“Pray for us, too, that God may open a door for our message, so that we may proclaim the mystery of Christ” (Colossians 4:3, NIV). Also see Ephesians 6:19-20.

Utter the Mysteries

“For anyone who speaks in a tongue does not speak to people but to God. Indeed, no one understands them; they utter mysteries by the Spirit (1 Corinthians 14:2, NIV).

Embrace the Mystery of Jesus and His Church

“‘For this reason a man will leave his father and mother and be united to his wife, and the two will become one flesh.’ This is a profound mystery—but I am talking about Christ and the church” (Ephesians 5:31-32, NIV).

Anticipate Being Changed

“Listen, I tell you a mystery: We will not all sleep, but we will all be changed—in a flash, in the twinkling of an eye, at the last trumpet. For the trumpet will sound, the dead will be raised imperishable, and we will be changed” (1 Corinthians 15:51-52, NIV).

Look Forward to the Mystery of God Being Accomplished

“But in the days when the seventh angel is about to sound his trumpet, the mystery of God will be accomplished” (Revelation 10:7, NIV).

We don’t need to fully comprehend the mysteries of God. Instead, we should allow them to draw us closer to him. Click To Tweet

Mystery of God

These verses are the starting point into pursuing the mystery of God. We’ll do well to contemplate what they mean and how to best move forward.

We don’t need to fully comprehend these awesome mysteries. Instead, we should allow them to draw us closer to God.

Here’s one more verse: “Beyond all question, the mystery from which true godliness springs is great: He appeared in the flesh, was vindicated by the Spirit, was seen by angels, was preached among the nations, was believed on in the world, was taken up in glory” (1 Timothy 3:16, NIV).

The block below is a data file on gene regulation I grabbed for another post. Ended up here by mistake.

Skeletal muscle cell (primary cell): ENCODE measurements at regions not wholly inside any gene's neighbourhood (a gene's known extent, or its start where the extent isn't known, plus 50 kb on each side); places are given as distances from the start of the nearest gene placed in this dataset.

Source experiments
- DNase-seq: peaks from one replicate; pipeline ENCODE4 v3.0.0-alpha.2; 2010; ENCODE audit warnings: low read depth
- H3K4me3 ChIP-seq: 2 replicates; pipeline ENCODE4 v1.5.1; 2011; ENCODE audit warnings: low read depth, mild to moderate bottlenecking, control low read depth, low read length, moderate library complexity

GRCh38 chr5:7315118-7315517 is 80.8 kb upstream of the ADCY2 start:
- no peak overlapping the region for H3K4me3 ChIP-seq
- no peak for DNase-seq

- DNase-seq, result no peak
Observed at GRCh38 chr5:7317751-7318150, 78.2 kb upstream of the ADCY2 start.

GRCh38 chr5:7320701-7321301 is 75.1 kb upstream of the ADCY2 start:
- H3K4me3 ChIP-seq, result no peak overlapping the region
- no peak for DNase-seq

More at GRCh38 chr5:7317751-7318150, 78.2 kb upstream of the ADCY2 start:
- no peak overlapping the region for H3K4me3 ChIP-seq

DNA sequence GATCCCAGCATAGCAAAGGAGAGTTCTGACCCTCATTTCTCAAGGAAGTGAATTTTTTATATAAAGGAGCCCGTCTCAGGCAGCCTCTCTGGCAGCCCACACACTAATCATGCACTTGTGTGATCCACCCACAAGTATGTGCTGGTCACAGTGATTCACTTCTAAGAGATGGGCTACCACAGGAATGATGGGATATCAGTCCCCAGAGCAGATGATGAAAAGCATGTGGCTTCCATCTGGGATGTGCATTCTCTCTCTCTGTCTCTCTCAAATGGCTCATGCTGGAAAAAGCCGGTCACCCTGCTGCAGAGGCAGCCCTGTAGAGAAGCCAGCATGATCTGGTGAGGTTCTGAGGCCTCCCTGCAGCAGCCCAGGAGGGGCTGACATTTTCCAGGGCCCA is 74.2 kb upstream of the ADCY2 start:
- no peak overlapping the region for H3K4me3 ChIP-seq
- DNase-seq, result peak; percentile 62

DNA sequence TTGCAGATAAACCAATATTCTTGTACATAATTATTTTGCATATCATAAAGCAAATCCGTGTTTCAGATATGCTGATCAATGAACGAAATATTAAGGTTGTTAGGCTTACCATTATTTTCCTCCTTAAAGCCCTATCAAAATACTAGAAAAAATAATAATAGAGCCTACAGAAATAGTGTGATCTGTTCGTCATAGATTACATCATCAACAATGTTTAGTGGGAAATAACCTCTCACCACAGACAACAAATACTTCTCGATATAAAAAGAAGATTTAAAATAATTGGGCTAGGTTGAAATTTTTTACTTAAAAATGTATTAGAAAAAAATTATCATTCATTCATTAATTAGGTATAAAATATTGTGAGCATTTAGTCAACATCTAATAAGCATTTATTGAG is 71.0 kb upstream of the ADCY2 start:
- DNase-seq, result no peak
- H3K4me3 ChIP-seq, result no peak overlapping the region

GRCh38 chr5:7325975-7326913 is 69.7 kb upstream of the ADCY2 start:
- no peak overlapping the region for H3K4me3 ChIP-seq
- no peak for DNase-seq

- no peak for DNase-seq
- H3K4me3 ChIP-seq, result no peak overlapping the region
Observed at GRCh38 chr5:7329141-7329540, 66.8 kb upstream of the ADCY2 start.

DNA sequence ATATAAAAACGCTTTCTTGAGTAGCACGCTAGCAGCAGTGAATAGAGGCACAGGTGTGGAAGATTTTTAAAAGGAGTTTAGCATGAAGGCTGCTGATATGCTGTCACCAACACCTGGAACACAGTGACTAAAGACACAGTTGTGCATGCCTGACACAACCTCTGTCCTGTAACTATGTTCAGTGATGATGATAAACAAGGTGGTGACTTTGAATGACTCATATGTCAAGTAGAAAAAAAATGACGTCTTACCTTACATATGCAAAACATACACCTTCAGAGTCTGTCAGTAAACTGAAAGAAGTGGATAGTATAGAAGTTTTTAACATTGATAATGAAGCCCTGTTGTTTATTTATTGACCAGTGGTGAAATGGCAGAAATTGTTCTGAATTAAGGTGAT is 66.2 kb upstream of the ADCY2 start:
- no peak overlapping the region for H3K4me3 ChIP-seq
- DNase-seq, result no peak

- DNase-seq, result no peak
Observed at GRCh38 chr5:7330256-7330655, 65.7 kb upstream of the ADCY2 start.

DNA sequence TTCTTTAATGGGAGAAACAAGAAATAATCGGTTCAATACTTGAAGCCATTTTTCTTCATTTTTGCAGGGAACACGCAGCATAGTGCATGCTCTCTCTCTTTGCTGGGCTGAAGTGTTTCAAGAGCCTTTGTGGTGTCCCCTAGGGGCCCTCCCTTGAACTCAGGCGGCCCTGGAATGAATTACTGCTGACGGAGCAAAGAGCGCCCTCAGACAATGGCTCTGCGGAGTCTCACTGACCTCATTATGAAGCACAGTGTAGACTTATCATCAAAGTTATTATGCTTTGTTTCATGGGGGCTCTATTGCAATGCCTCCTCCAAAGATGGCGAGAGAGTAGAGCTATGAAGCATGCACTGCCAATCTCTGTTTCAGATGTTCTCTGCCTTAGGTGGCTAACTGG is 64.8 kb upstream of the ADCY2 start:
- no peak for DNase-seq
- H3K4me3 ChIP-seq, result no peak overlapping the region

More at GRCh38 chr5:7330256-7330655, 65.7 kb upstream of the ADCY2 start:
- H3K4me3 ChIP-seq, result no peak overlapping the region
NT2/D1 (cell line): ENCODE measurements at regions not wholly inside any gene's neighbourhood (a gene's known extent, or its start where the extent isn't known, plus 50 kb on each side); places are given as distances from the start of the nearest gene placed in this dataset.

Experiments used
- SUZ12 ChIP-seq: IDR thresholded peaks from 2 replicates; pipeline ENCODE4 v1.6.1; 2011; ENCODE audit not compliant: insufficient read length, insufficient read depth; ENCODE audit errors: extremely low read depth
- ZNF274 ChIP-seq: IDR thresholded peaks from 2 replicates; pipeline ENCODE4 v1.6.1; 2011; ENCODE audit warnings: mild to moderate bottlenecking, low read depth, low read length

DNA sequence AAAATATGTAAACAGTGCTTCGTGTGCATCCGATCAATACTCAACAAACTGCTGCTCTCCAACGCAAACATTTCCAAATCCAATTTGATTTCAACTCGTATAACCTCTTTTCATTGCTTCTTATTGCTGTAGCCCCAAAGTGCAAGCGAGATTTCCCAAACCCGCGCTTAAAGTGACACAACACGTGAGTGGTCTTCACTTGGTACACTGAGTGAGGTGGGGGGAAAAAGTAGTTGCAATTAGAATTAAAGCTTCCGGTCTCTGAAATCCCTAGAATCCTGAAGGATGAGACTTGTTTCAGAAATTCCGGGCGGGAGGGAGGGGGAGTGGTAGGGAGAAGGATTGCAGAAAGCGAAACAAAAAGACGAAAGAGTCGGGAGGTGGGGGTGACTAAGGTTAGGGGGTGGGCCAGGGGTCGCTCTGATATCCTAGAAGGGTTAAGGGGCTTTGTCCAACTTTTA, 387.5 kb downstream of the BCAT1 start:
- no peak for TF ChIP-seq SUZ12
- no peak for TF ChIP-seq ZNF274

Peter DeHaan writes about biblical Christianity to confront status quo religion and live a life that matters. He seeks a fresh approach to following Jesus through the lens of Scripture, without the baggage of made-up traditions and meaningless practices. Read more in his books, blog, and weekly email updates.

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Christian Living

An Example of Predestined Free Will

God Already Knows the Outcome of the Choices We Will Make

People debate the issue of free will versus predestination. That is, do we make our own decisions or has God predetermined the outcome? The answer is yes. Both have an element of truth to them. And they can comfortably coexist without being in conflict.

Consider Reading a Book

Though this analogy breaks down if we carry it too far, consider reading a book.

We read through the book chronologically, page by page. The people in the story move forward in their journey through time, minute by minute, day by day. At each step they face decisions.

Do they fight or do they flee? Do they answer with wisdom or foolishly? Do they react to external forces in a way that makes their situation better or worse?

As we read along, we see the decisions they make. We may agree or disagree with their choices. We may implore them to do the opposite of what they’re about to do: to not walk through that door, to answer their phone, or to apologize while they have the chance.

Yet at each juncture, they decide the next step on their journey. Their destiny resides with them. Their reaction to what confronts them sends them down one path or another.

In this way, we live their lives with them, decision by decision. They have free will to choose their fate. Sometimes they react well and other times they flounder.

Yet in the big picture, the book has already been written. The author knows each decision that each character will make at each juncture. The author knows the ending, and it will not change. In this sense the story proceeds as though each step, as well as the ending, was predestined.

Free Will Versus Predestination

The tension we feel between free will and predestination is one of perspective. God, who lives outside the space-time he created, gives us free will to make our own decisions. In this way, we control our destiny.